Finally, in 1995, I decided that I could not take any more hidden camera action. There are only so many times that you can see a car without an engine being pushed into a petrol station (with hilarious results) before you want to kick in the television set. I voiced my opinion and was surprised to find that they agreed with me.
"We thought we might let you watch a compilation of some of the comedians to find out if you want to see them in full" said my mother, as she inserted The Best Of The Comedians (a '70s show that featured stand-up performances from people such as Mike Reid, Frank Carson, Jim Bowen et al) into the video machine. "It might be a bit rude though!"
As I sat there listening to mother-in-law jokes and near-the-knuckle tales of fictional sexual encounters, I had to wonder when the rude bits were going to begin. What my parents didn't know was that I had been watching "grown-up" comedy in the privacy of my bedroom for a couple of years. I was particularly fond of The Day Today and was enjoying Knowing Me, Knowing You (amongst other shows) each week. BBC2 and Channel Four were my two sources of comedy and shaped much of my personality and humour. I also loved Tarrant On TV which gave an insight into the naughtier aspects of television around the world (as well as the mandatory serious bit about AIDS before the commercial break which would always be met with a solemn silence from the studio audience). In addition to this, I had been reading (and watching) people like Clive James and Stephen Fry who were not entirely wholesome.
In comparison to that lot, The Comedians offered nothing that I had not heard before. However, there was something quite appealing about the old-fashioned atmosphere that was conveyed and I eventually found The Comedians to be quite, well, pleasurable.
I never really embraced the "blue" scene as much as my parents, though. They once went on a weekend break to Bournemouth in order to catch a rare performance by Jimmy Jones. He even got them up on stage and had a drink with them afterwards. I must admit that I was quite jealous that I didn't go with them. It sounded like they had a great time. M and I were so thrilled by their tales that we even went on a little trip to Bournemouth ourselves. Unfortunately, comedy season was pretty much over by then so it was a choice between Danny La Rue and Joe Pasquale. We went with Pasquale, who disappointed us by doing the exact same routine that he had done on Des O'Connor Tonight for the previous six years (and the same routine that he still does to this day). Still, we managed to track down a rare copy of Alan Lancaster's Life After Quo in HMV, then stumbled upon a topless beach and spotted many pairs of (to quote M) "perfectly formed breasts." It was therefore well worth the trip.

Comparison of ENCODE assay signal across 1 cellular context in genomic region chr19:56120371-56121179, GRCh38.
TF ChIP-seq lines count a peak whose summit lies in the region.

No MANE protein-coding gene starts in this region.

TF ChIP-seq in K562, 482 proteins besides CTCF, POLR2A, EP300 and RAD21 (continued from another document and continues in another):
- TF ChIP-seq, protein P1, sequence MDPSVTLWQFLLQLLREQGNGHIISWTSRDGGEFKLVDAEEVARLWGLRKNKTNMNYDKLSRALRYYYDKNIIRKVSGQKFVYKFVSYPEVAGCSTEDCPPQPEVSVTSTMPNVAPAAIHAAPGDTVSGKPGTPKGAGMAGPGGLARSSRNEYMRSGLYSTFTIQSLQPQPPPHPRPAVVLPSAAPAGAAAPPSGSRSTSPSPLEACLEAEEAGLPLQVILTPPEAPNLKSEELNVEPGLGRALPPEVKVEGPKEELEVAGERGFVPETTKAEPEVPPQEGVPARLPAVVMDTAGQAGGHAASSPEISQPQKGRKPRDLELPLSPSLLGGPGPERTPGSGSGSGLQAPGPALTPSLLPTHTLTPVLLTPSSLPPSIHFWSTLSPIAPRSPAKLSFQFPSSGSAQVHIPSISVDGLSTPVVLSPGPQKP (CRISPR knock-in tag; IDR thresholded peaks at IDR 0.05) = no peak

However, just as I was considering crossing over to "the blue side" a major event occurred. I was dragged along to a Jim Davidson performance at Cardiff's St David's Hall. I had enjoyed Jim on Big Break but I could never identify with him as a comedian. He gave a terrible performance that saw him complain about the sound level for the first third of the show, insult people in the audience for the second third and then finish off with some ill-advised political rants. We drove home from the concert in silence. The following day, my mother asked to borrow my Alan Partridge videos "just for a breath of fresh air."
I never got them back.